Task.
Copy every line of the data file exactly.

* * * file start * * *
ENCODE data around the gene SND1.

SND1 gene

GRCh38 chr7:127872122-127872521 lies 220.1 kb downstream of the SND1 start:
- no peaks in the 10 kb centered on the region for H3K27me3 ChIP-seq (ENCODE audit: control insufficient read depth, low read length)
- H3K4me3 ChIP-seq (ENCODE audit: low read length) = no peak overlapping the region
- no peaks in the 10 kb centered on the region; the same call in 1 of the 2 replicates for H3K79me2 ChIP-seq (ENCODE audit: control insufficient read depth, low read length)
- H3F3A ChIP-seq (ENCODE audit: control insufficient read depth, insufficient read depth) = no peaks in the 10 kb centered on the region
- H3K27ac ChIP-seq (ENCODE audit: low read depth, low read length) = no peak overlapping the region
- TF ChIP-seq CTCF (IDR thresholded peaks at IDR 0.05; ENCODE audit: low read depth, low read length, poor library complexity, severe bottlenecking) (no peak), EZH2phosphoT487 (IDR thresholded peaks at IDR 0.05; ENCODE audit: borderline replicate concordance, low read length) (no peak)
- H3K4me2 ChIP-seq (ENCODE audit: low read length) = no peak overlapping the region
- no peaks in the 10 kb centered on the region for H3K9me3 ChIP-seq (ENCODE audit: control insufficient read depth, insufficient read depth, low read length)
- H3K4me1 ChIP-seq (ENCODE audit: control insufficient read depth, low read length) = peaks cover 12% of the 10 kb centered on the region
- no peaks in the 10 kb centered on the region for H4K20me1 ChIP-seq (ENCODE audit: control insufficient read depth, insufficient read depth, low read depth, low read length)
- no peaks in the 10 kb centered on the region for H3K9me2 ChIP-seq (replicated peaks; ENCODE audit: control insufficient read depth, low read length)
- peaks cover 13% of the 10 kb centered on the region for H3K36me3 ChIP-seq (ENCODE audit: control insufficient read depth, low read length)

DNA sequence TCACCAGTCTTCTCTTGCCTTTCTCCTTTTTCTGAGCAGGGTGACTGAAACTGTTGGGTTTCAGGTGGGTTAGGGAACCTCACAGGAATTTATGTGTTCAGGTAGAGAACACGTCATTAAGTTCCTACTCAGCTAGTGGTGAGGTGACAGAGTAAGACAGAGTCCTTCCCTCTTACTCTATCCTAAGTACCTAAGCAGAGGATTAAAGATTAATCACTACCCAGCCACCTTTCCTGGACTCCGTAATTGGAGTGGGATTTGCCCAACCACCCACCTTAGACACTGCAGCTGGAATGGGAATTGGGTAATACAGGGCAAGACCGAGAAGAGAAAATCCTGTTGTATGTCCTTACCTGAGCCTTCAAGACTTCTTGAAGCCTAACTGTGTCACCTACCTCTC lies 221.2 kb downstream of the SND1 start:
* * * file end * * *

ENCODE data around the gene SND1.

SND1 gene

GRCh38 chr7:127872122-127872521 lies 220.1 kb downstream of the SND1 start:
- no peaks in the 10 kb centered on the region for H3K27me3 ChIP-seq (ENCODE audit: control insufficient read depth, low read length)
- H3K4me3 ChIP-seq (ENCODE audit: low read length) = no peak overlapping the region
- no peaks in the 10 kb centered on the region; the same call in 1 of the 2 replicates for H3K79me2 ChIP-seq (ENCODE audit: control insufficient read depth, low read length)
- H3F3A ChIP-seq (ENCODE audit: control insufficient read depth, insufficient read depth) = no peaks in the 10 kb centered on the region
- H3K27ac ChIP-seq (ENCODE audit: low read depth, low read length) = no peak overlapping the region
- TF ChIP-seq CTCF (IDR thresholded peaks at IDR 0.05; ENCODE audit: low read depth, low read length, poor library complexity, severe bottlenecking) (no peak), EZH2phosphoT487 (IDR thresholded peaks at IDR 0.05; ENCODE audit: borderline replicate concordance, low read length) (no peak)
- H3K4me2 ChIP-seq (ENCODE audit: low read length) = no peak overlapping the region
- no peaks in the 10 kb centered on the region for H3K9me3 ChIP-seq (ENCODE audit: control insufficient read depth, insufficient read depth, low read length)
- H3K4me1 ChIP-seq (ENCODE audit: control insufficient read depth, low read length) = peaks cover 12% of the 10 kb centered on the region
- no peaks in the 10 kb centered on the region for H4K20me1 ChIP-seq (ENCODE audit: control insufficient read depth, insufficient read depth, low read depth, low read length)
- no peaks in the 10 kb centered on the region for H3K9me2 ChIP-seq (replicated peaks; ENCODE audit: control insufficient read depth, low read length)
- peaks cover 13% of the 10 kb centered on the region for H3K36me3 ChIP-seq (ENCODE audit: control insufficient read depth, low read length)

DNA sequence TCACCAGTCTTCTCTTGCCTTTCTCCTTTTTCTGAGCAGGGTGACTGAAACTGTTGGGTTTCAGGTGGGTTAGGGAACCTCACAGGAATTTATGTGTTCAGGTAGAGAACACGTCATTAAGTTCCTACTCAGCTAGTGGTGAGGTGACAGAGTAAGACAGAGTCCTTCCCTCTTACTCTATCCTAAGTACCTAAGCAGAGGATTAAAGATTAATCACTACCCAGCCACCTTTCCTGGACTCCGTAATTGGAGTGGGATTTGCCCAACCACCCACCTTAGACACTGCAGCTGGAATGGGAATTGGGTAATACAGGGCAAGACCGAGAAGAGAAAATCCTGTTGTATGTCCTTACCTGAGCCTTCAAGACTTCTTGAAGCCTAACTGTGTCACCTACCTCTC lies 221.2 kb downstream of the SND1 start: